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HCV Transmission from Transplant 1 donor, missteps, 3 infected patients
  Boston Globe Staff / December 23, 2011

A child treated at Children's Hospital Boston was infected with hepatitis C by a piece of a blood vessel that was transplanted in September from a donor who was infected. Two people in Kentucky who received kidneys from the same donor also were infected, the federal Centers for Disease Control and Prevention reported today.

The agency traced the transmission in Massachusetts to an error in tissue testing and delays in communication between the Kentucky transplant center and public health officials. The incident highlights the need for improvements in transplant safety and tracking, said Dr. Matthew J. Kuehnert, director of the Office of Blood, Organ, and Other Tissue Safety at the CDC.

Such transmissions through transplants are rare. But, in this case, the infections were "entirely preventable," Kuehnert said.

His office released its investigation today and called for improved testing and a more centralized and computerized system for tracking tissues and organs and notifying transplant surgeons of problems.

Notifying doctors of a possible infection is "all done the old-fashioned way with phone calls and letters and e-mails," Kuehnert said.

That system had real consequences in this case. Ten days passed between the day the first kidney recipient in Kentucky tested positive for hepatitis C and when Kuehnert's office was notified on Sept. 28. Meanwhile, two days earlier surgeons at Children's Hospital Boston unknowingly used an infected piece of tissue to repair a malformation on a child's heart. The child's name was not disclosed because of patient confidentiality.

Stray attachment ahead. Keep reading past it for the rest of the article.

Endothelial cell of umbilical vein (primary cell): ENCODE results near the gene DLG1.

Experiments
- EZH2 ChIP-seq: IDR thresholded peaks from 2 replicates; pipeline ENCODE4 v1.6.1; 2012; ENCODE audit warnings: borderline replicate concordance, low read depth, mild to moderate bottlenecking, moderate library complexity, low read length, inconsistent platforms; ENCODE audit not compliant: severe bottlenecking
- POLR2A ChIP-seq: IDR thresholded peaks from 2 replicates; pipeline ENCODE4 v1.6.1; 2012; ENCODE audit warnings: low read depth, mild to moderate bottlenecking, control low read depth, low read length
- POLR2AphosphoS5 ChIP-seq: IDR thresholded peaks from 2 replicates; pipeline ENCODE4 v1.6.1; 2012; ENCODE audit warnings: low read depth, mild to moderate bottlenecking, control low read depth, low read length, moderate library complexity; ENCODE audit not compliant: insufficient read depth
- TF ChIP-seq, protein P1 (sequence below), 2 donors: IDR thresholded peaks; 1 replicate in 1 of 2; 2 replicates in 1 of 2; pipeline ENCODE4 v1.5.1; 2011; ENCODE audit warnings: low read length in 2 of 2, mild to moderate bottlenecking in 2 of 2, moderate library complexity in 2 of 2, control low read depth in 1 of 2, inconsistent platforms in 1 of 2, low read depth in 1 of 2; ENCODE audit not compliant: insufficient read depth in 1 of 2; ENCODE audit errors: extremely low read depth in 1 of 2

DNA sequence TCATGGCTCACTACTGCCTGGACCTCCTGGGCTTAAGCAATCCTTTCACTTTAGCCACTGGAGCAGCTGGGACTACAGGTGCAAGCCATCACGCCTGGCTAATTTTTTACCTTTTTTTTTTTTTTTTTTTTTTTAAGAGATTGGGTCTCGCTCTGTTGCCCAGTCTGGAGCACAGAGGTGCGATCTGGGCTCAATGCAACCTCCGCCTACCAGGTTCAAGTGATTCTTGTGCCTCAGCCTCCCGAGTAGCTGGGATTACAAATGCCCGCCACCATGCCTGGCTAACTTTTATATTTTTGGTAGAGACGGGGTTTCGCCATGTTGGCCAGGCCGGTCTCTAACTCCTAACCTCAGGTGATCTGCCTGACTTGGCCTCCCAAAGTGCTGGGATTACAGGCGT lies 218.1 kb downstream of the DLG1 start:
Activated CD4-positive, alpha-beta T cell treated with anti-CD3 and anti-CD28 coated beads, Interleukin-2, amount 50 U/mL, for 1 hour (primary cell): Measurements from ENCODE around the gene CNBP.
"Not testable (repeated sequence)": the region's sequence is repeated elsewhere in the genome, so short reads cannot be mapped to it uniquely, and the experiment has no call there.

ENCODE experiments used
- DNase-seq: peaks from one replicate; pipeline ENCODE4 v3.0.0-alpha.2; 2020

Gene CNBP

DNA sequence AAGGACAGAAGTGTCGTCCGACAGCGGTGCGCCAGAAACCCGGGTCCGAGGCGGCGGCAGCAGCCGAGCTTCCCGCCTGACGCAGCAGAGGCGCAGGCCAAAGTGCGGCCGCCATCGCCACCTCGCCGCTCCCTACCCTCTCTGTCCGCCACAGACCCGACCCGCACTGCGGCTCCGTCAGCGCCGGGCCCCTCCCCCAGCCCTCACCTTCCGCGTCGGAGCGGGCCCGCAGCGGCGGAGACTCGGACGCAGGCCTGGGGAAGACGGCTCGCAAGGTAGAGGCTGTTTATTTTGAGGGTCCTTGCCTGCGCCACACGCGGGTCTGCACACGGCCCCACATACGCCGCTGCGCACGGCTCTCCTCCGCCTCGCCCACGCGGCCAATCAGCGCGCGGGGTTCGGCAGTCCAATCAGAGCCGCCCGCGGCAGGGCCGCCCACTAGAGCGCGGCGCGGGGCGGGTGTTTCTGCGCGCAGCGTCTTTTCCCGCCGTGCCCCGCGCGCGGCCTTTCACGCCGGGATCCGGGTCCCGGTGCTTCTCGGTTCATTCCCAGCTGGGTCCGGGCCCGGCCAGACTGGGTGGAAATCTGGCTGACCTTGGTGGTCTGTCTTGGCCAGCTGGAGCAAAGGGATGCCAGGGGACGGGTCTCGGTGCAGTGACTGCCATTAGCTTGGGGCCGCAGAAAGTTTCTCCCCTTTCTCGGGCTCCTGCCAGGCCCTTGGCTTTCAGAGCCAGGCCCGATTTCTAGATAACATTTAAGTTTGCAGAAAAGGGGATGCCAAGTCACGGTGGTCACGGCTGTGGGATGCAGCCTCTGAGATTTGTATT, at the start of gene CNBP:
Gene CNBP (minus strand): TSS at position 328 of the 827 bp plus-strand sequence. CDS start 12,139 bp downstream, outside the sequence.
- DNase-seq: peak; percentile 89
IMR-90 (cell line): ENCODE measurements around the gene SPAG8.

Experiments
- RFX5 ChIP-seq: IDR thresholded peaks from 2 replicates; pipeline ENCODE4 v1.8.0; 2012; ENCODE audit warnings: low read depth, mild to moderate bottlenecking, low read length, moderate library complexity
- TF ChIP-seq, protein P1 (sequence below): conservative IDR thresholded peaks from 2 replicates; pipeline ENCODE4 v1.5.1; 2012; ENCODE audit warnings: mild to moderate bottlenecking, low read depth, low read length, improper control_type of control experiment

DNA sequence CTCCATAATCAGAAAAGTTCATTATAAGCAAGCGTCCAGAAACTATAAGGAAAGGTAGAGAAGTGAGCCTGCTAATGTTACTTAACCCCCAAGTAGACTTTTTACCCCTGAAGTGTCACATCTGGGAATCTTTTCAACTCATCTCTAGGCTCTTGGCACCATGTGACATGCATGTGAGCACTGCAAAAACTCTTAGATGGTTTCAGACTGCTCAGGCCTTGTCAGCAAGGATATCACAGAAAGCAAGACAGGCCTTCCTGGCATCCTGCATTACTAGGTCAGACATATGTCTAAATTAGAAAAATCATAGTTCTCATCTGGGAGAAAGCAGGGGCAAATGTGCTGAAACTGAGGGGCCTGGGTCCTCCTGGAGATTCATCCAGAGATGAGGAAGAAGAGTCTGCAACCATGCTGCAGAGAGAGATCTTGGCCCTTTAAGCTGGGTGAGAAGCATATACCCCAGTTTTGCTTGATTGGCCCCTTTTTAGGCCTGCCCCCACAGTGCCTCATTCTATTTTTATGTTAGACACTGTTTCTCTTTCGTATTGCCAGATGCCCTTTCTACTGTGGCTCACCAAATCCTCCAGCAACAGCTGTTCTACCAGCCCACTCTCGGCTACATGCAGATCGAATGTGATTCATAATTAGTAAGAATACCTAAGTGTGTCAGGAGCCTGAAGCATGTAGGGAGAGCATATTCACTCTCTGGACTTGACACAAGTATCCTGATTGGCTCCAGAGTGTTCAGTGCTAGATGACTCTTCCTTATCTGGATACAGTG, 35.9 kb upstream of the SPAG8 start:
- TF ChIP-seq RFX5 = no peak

Six weeks later, doctors confirmed that the child was infected with hepatitis C.

About 1 percent of all organ donations result in transmission of disease, Kuehnert said. Less is known about transmission through tissue transplants, though most tissues can be treated with radiation or chemicals that greatly reduce the risk of infection. More sensitive heart tissue, such as the vessel used in the Boston transplant, typically is treated only with antibiotics, which don't prevent the spread of viruses like hepatitis or HIV.

As many as 100 body parts may be taken from a single deceased donor, including the liver, kidneys, and lungs, as well as tissues such as bone, skin, and heart valves. The distribution and regulation of tissues and organs are overseen by two separate federal agencies. Organs are distributed by a network regulated by the Health Resources and Services Administration, while tissue banks are overseen by the Food and Drug Administration.

Communication between the two industries is minimal, Kuehnert said, and there is no protocol in place for sharing information about donor infections, like this one.

The donor in this case was a middle-aged man in Kentucky who died in March after an all-terrain vehicle incident. While he had a history of substance abuse and had been jailed about a decade before his death, his father told hospital officials that he had no known history of intravenous drug use, a risk factor for hepatitis C, the report said. The donor also received blood transfusions during the hospital stay just before his death.